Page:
Software Review: Summly

Posted by: by John Parsons on March 6th, 2012

Occasionally, I get excited about new technology. (OK. Maybe “all geeked out” is closer to the truth.) Whenever someone figures out a better way for humans and their techno-tools to work together, I rejoice. Then I test drive it and, every once in a while, add it to my own repertoire.

My latest find is Summly, an iPhone app developed by teenage phenom Nick D’Aloisio. It is a novel approach to search, using “ontological[1] learning and machine learning techniques” to automatically produce summaries of Web pages and news stories. It has purportedly garnered serious interest from researchers at MIT. (App Store customer reviews are wildly mixed, as would be expected for something this new.)

The app itself is relatively simple. Entering keyword searches yields a list of headlines and URLs. Clicking any one of these yields a bullet point summary of the page—provided the story itself is more than 500 characters. The summarized Web site also needs to follow certain structuring conventions.[2] These conditions sometimes produce bizarre results, such as long strings of Javascript instead of English, but in general it tends to produce useful information. After skimming it, the user can copy or email the summary, email the URL, or open the actual site, if desired.

Integration with Safari is also provided, allowing users to summarize browsed sites. The Summly API will also be incorporated into other media channels and platforms, according to the company’s very sparse Web site.

My curiosity aroused, I used Summly to find out more about this year’s prospects for the Seattle Mariners. Although a few sites did not yield useful information, many did—and with a fraction of the verbiage from the original sites. (An 855-word article was boiled down to a 112-word summary, for example.) The meaning was clear in most cases, giving enough information to prompt a decision to read the full article—or not.

Although the app has a long way to go, it’s still a milestone in our quest for better content handling tools. By extracting meaningful summaries from mountains of content, such apps may give users the opportunity to reclaim many, many lost hours. They may also force writers and Webmasters to pay more attention to structure, if they want their work to be noticed. Both outcomes are potentially good for all of us.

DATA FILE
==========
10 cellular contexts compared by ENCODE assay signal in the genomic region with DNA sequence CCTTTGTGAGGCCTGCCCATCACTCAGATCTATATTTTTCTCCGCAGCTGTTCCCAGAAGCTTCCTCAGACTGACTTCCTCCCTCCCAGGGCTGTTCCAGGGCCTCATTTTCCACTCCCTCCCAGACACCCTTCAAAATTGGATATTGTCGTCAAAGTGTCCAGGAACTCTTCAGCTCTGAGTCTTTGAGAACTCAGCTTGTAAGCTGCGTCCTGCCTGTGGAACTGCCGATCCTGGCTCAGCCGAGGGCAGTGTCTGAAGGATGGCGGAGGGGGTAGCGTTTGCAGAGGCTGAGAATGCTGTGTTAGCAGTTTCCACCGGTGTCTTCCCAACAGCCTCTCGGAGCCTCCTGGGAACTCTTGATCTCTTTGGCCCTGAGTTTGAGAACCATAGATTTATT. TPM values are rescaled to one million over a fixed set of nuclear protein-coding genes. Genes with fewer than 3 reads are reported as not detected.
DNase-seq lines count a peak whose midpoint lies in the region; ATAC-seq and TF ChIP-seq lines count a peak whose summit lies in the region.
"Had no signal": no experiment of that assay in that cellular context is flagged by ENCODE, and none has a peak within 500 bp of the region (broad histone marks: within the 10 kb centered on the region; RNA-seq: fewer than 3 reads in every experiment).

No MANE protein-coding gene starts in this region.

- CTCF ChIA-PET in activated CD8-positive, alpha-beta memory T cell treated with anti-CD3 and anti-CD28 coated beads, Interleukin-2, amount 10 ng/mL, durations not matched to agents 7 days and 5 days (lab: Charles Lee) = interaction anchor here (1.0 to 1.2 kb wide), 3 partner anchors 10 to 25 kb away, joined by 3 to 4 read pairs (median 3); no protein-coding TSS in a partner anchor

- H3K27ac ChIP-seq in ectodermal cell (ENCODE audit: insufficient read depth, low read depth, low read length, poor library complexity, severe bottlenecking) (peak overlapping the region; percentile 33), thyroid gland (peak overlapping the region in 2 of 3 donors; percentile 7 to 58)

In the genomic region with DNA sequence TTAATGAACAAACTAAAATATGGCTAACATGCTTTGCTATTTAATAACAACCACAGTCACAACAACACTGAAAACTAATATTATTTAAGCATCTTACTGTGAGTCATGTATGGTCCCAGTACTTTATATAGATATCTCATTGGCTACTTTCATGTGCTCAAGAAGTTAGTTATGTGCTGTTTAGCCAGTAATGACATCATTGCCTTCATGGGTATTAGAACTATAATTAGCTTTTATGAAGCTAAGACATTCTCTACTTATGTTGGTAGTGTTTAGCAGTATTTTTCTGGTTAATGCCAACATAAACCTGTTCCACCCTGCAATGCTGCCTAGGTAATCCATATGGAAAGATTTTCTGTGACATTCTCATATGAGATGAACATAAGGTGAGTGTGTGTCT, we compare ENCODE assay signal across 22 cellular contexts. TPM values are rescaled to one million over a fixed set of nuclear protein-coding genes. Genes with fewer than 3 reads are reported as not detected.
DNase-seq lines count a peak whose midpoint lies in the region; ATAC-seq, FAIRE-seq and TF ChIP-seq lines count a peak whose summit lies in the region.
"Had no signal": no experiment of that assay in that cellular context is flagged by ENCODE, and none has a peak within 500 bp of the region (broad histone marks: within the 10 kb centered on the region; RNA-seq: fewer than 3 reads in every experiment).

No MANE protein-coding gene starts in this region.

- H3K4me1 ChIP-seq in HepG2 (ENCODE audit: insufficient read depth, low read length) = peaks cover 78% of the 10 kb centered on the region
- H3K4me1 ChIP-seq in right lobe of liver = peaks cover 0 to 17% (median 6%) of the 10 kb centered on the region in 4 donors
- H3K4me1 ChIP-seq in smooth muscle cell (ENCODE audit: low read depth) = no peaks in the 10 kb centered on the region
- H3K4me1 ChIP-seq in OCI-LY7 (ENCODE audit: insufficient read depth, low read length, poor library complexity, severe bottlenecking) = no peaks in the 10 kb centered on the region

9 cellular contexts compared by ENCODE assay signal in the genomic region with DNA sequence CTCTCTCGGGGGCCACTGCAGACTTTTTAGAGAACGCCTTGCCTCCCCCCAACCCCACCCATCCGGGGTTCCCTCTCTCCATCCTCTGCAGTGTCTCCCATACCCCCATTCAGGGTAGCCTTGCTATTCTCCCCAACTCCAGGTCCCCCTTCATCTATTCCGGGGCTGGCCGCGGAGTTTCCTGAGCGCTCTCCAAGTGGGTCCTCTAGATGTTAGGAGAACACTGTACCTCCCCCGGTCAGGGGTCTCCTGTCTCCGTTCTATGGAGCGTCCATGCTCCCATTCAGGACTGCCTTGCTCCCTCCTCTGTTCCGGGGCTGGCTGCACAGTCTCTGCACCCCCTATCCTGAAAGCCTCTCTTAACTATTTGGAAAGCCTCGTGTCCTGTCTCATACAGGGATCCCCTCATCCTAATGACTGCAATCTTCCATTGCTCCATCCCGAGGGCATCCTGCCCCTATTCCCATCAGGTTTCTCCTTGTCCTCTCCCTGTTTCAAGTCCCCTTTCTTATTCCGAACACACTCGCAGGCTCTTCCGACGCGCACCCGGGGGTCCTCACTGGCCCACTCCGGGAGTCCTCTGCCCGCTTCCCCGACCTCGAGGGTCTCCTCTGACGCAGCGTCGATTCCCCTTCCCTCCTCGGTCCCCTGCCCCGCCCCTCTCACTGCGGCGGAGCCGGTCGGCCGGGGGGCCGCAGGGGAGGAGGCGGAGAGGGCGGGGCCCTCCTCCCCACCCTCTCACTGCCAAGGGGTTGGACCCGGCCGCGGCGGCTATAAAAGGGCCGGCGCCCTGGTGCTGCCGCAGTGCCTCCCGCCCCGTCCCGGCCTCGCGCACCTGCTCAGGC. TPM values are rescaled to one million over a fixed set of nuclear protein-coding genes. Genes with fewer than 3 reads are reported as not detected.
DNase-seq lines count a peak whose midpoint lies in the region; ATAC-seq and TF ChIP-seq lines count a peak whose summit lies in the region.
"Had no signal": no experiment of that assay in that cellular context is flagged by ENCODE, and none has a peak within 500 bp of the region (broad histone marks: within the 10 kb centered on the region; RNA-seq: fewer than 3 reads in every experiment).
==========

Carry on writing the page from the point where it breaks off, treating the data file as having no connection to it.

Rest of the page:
– John Parsons


[1] Buzzword alert: “Ontology” is a branch of metaphysics concerned with the nature of being, and an “ontological argument” deals with the existence of God. So, I suspect the Summly marketing wordsmiths have been hard at work here.

[2] Alas, WordPress apparently violates these, so I could not summarize my own blog!

Occasionally, I get excited about new technology. (OK. Maybe “all geeked out” is closer to the truth.) Whenever someone figures out a better way for humans and their techno-tools to work together, I rejoice. Then I test drive it and, every once in a while, add it to my own repertoire.

My latest find is Summly, an iPhone app developed by teenage U.K. phenom Nick D’Aloisio. It is a novel approach to search, using “ontological[1] learning and machine learning techniques” to automatically produce summaries of Web pages and news stories. It has purportedly garnered serious interest from researchers at MIT. (App Store customer reviews are wildly mixed, as would be expected for something this new.)

The app itself is relatively simple. Entering keyword searches yields a list of headlines and URLs. Clicking any one of these yields a bullet point summary of the page—provided the story itself is more than 500 characters. The summarized Web site also needs to follow certain structuring conventions.[2] These conditions sometimes produce bizarre results, such as long strings of Javascript instead of English, but in general it tends to produce useful information. After skimming it, the user can copy or email the summary, email the URL, or open the actual site, if desired.

Integration with Safari is also provided, allowing users to summarize browsed sites. The Summly API will also be incorporated into other media channels and platforms, according to the very sparse Web site.

My curiosity aroused, I used Summly to find out more about this year’s prospects for the Seattle Mariners. Although a few sites did not yield useful information, many did—and with a fraction of the verbiage from the original sites. (An 855-word article was boiled down to a 112-word summary, for example.) The meaning was clear in most cases, giving enough to make a decision to read the full article or not.

Although the app has a long way to go, it is still a milestone in our quest for better content handling tools. By extracting meaningful summaries from mountains of content, such apps may give users the opportunity to reclaim lost hours. It may also force writers and Webmasters to pay more attention to structure, if they want their work to be noticed. Both outcomes are potentially good for us.


[1] Buzzword alert: “Ontology” is a branch of metaphysics concerned with the nature of being, and an “ontological argument” deals with the existence of God. So, I suspect the Summly marketing folks have been hard at work.

[2] Alas, WordPress apparently violates these, so I could not summarize my own blog!


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